Wednesday, 24 July 2013

The World's End

I watched The World's End last night.  I'm not gonna write too much about the film itself, partly because it's late, I'm tired and lazy but also because it's the sort of film you want to see with as few preconceptions as possible, it's not an M. Night Shyamalan style twist film, but Wright, Pegg and co. have done a great job of keeping the majority of the film out of the trailers and it'd be a shame to miss out on that.

So what did I think of the film?  We'll I liked it, at the moment it's my favourite film of the year (so far).  Having said that it's not been a great year for films (and I've not seen Pacific Rim yet).  The World's End is a good film.  Edgar Wright brings the same top notch craft and visual flair he's brought to all his other films, there are some fantastic sight gags and I look forward to re-watching the film again and again to spot them all.  Frost and Pegg both turn in fantastic performances, I'd gone off them a bit recently, but their work here stands up with anything from the Cornetto Trilogy and the supporting cast match them ably.  Having said all that when I left the cinema I wasn't as excited about the movie as I had been about Shaun or Fuzz.

I think a big reason for this is the movie's plot.  I have no problem with the movie's writing generally, as I said above it's a very well crafted film.  However, I think it's definitely the hardest of the Cornetto Trilogy for me to relate to.  A good part of the film's plot, and pretty much all of the main characters' emotional journeys, revolve around returning to your hometown as an adult, and that's a tougher theme for me to emphasise with than the slacker's coming of age story in Shaun or Hot Fuzz's parochial paranoia.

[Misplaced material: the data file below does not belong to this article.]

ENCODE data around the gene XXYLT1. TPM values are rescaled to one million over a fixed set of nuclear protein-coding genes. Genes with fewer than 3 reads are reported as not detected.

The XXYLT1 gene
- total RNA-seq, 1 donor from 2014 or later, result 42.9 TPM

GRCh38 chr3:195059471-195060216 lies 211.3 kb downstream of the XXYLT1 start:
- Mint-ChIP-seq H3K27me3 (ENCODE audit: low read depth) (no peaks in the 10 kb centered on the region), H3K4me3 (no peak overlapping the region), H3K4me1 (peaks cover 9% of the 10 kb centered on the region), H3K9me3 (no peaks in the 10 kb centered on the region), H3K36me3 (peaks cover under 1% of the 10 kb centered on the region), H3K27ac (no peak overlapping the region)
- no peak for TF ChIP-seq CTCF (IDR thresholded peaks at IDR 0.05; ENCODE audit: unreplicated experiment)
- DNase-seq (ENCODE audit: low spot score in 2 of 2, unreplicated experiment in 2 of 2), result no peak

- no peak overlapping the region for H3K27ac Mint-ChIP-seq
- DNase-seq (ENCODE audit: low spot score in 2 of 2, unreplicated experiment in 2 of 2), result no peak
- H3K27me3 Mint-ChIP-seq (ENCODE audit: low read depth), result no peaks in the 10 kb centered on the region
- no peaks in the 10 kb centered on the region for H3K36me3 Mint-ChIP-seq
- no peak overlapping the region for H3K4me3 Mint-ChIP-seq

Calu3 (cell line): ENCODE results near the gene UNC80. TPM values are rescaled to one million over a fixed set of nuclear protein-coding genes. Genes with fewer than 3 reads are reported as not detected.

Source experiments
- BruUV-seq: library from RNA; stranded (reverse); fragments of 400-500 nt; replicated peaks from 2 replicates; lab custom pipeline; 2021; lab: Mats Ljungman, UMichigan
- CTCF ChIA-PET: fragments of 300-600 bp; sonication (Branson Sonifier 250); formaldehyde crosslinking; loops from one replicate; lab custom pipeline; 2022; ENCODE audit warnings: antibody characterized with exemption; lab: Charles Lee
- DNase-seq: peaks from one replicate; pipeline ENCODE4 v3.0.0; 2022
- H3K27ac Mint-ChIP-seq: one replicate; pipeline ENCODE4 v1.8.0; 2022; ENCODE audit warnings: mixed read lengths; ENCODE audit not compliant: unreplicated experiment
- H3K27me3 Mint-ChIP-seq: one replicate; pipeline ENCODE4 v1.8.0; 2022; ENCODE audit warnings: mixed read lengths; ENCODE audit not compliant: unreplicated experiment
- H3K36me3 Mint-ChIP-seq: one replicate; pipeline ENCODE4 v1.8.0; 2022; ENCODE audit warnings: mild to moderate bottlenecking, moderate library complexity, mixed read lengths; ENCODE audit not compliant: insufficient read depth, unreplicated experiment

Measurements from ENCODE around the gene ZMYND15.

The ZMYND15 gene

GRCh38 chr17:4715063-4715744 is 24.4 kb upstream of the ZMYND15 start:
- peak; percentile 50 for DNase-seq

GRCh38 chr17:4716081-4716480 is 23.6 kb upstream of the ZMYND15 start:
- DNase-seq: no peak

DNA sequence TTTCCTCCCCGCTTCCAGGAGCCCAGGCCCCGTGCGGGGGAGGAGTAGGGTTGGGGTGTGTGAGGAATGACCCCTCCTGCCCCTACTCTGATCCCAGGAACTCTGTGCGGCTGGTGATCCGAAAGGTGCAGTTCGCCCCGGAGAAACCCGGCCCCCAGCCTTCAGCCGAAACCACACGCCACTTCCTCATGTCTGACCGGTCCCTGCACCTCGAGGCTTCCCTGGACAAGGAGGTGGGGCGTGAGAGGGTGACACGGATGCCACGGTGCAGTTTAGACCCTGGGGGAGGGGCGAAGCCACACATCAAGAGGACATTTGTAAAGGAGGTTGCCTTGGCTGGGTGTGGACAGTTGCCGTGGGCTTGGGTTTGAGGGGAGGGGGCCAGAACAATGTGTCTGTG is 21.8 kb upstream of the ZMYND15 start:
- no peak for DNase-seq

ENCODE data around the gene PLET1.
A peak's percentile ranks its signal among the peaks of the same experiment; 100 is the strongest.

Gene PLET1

I currently live in the town I grew up in, it's not where I want to spend the rest of my life but I don't see it as a pit I need to escape.  I've not left and laid down roots somewhere else or refused to move on and obsess over past glories.  I'm still in the process of finding my own place in the world, while all the characters in the film have either achieved or rejected this.  A lot of Shaun and Fuzz were about growing up, The World's End is about being, (or not being) an adult and that's not something that I really worry about. 

This obstacle prevented me form enjoying the film on a purely vicarious level as I could with Fuzz or Shaun.  However, it absolutely is an obstacle that will disappear with time.  I for the moment I can enjoy the film for it's jokes, it's craft and it's plot and I'm sure as I age the character's struggles will resonate with me more strongly.

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